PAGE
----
Monday, 13 November 2017

IRONMAN 70.3 Cebu - 13th

To me, IRONMAN 70.3 Cebu is one of the best IRONMAN 70.3 events anywhere in the world. The location is amazingly beautiful and the crowd support on the course is hard to believe with huge numbers of locals watching and cheering on the athletes. I have had some of my best IM70.3 results at the event including a 2nd place as well as 3rd when it also doubled as the 2016 Asia-Pacific Championships. 

Race Day:
To keep things simple, this was one of my most disappointing 'performances' at any event while racing as a professional athlete. The day started out well as I exited the water in equal first place and then started the ride with Tim Reed and Ryan Fisher in a lead trio. For whatever reason it was only 5kms into the bike leg where my body just refused to respond to any effort at all. I struggled big time throughout the 90km ride and then proceed to walk/jog the majority of the final half marathon. There were many times where I thought about a DNF however no matter how terrible the race was going I refused to DNF. One thing that was always in the back of my mind is that I was going to cross the line no matter how long it took in respect for all those out there racing as well as to honour the support that the race organisers give the athletes who race in Cebu. This was one of the toughest days mentally and physically that I have experienced while racing and unfortunately no real positives to take away from the race except for a lot of motivation to move forward. 


Tuesday, 13 June 2017


3 years ago I won my first ever 5150 title at this event and then last year, managed to defend the title. Having this track record at the REGENT 5150 Subic Bay and being the 2 time defending champion of the race the pressure was on once again to defend the title.

Heading into race day my training had been progressing well after what has been a rough start to the year. The multiple flights to get to Subic Bay in the Philippines were easy enough thanks as always to some great advice from Flight Centre Sports & Events on the travel front. Arriving at the race hotel on the Friday before the race meant that I had a chance to check out the new course as well as have the opportunity to award the IRONKIDS event along with the usual media commitments.

Race morning was certainly a wet one with the rainy weather in Subic Bay making the race much more challenging. Talking with my coach Lance from LifeSport Coaching in the days leading up to the race the plan was pretty simple, just race hard right from the gun. I really attacked the beach swim start (see photo) and was able to open up a good gap early on which extended out to around 1 minute and 30 seconds by the end of the swim leg.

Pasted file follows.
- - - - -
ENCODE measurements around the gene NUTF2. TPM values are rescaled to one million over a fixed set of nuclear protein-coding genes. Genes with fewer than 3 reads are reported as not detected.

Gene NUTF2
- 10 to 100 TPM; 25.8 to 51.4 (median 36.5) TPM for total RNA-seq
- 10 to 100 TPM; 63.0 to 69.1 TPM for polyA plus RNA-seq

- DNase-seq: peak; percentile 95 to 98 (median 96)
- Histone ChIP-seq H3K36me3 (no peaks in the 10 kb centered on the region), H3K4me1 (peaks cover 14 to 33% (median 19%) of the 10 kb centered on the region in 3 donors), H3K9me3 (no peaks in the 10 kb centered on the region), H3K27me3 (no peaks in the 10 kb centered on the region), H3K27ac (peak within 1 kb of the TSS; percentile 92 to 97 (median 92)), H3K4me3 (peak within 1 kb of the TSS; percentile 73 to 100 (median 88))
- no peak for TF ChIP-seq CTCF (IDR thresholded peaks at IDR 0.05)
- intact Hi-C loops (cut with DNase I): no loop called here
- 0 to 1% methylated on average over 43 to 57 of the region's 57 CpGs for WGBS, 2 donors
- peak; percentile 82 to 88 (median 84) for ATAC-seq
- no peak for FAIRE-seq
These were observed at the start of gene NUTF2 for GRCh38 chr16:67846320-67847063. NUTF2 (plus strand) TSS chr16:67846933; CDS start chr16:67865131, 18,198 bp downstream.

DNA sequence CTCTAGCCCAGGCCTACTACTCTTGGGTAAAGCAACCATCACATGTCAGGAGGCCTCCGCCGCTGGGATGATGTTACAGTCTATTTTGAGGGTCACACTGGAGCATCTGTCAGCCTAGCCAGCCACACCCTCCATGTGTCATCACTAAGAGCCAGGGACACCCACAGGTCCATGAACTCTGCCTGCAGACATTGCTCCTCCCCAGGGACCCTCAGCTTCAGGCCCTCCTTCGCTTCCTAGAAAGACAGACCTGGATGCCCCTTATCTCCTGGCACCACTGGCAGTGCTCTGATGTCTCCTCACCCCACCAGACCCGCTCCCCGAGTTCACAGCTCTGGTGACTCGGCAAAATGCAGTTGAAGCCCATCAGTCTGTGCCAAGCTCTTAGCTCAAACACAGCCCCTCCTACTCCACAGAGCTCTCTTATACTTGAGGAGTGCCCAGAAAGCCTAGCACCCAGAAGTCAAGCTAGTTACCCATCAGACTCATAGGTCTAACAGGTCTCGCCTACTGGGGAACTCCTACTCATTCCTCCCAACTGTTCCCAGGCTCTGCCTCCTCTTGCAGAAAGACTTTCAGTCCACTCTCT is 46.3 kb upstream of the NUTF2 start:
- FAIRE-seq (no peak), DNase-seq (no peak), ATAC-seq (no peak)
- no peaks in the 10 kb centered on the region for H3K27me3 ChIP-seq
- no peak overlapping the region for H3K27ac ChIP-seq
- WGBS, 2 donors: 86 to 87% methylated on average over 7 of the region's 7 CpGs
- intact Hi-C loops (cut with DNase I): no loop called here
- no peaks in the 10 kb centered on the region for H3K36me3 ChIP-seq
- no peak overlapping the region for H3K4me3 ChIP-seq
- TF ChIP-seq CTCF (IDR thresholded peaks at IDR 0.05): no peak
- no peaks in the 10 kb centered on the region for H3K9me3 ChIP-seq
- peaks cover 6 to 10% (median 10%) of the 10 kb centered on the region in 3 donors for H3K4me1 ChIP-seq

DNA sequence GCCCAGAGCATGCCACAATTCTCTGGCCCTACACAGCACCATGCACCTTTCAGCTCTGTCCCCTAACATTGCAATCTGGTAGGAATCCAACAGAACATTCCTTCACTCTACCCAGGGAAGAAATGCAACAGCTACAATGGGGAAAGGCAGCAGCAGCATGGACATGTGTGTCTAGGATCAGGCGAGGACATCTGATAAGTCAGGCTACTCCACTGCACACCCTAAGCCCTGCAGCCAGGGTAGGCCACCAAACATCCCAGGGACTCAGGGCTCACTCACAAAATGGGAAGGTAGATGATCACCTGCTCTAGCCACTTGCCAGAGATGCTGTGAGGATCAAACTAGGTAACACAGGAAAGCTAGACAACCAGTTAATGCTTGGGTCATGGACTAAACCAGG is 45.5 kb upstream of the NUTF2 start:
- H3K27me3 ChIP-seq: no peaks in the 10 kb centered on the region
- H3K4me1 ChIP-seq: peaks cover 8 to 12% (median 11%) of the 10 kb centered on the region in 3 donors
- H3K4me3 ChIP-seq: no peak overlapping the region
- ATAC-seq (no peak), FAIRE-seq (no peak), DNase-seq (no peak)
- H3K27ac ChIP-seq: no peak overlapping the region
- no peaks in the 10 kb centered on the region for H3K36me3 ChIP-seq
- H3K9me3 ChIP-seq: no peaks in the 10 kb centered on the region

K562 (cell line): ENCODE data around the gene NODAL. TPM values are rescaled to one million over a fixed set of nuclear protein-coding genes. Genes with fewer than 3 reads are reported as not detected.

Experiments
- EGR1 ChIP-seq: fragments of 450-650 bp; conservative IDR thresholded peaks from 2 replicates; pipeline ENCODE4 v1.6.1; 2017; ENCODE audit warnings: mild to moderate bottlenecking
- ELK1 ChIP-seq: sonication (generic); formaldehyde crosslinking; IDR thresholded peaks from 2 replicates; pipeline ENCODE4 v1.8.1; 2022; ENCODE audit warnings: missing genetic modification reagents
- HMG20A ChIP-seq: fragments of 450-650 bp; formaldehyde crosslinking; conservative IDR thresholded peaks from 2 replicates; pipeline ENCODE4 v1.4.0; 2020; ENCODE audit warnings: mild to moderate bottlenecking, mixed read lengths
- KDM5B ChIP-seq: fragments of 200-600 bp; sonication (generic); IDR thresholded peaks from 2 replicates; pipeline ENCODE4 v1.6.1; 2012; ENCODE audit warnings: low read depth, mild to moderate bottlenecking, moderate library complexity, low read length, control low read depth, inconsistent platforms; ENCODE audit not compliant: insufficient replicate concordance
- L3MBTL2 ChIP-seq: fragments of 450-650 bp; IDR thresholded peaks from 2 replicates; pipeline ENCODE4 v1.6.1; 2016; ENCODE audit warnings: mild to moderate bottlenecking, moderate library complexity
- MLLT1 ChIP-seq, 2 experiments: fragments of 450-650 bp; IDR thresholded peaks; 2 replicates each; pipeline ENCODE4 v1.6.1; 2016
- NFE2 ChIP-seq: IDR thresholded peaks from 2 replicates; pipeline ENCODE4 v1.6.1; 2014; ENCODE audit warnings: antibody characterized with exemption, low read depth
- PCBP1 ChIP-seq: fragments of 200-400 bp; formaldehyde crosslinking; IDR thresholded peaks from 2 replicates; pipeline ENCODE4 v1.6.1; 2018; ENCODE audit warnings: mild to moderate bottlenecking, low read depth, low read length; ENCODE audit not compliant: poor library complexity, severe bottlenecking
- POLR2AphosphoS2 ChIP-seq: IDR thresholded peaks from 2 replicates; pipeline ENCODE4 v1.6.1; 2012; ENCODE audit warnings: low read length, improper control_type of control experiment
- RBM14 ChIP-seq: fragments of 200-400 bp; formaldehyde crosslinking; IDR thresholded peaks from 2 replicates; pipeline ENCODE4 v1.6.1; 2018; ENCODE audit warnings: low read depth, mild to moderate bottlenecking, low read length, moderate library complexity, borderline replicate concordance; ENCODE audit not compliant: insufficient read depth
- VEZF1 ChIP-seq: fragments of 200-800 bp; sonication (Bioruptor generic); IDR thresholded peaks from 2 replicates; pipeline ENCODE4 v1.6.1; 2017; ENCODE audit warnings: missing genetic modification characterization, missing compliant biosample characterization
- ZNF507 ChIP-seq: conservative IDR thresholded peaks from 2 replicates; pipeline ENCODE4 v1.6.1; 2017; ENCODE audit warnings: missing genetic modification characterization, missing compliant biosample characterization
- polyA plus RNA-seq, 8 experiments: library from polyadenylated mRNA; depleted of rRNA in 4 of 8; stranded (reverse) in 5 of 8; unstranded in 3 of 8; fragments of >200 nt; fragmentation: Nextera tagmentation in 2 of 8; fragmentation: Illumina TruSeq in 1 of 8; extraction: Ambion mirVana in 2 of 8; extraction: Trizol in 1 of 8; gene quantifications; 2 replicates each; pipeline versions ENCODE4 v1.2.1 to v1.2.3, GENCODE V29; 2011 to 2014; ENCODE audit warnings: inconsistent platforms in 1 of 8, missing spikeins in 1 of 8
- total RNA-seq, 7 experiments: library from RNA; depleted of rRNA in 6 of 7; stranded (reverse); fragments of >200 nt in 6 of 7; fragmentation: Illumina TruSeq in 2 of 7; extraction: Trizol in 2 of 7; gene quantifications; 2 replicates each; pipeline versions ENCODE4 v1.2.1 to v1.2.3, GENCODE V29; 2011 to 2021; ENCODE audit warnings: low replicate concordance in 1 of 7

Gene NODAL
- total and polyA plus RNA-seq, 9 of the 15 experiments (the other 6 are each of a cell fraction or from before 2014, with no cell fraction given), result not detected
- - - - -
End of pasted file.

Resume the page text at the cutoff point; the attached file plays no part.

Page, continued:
The rain really started to come down as soon as I hit transition which meant that the corners were super slick and the only option was to play it safe around the multiple u-turns and right angled corners. 
With the multiple looped bike course I was able to get a good idea of the time gap to the chasers throughout the bike leg which looked like it was increasing steadily. Without question the rain storm out on the bike leg made for a hard 40km ride as you had to slow right down for each corner and u-turn and then gradually wind up the power out of each corner to avoid any risk of crashing. 
Despite this I was able to put together a good bike split of 59min30sec for the 40km ride.

With a healthy lead built up during the swim and bike I wanted to try and push the run leg and see what kind of 10km hard run I could achieve. The rain had left some huge puddles on the run course and there were multiple times when I was running through ankle deep water which made it slower than I had hoped. 

Coming down the finishing line to win this race for the third year in a row was a pretty special feeling. With the great support from the event organisers – SUNRISE EVENTS, along with ALASKA MILK it always means something extra special to be able to win these races in the Philippines, as it has almost become my second home for racing outside Australia.  
To get my first win for 2017 was certainly a weight off my shoulders and as always it is not possible without the support from my amazing sponsors, coach and support network.

IRONMAN 70.3 Vietnam - 6th

Having had to DNF at Challenge Melbourne a few weeks prior due to sickness I had not bounced back as quickly as I would have liked in time to race at my best for IRONMAN 70.3 Vietnam. The race is one of the most amazing events on the IM70.3 circuit and so there was no way that I wanted to miss the event despite not having the fitness that I would have wanted leading into race day.

I knew that the swim leg would be a fast one and I swapped out of the lead a few times but was able to get the jump out of the water to be first into transition.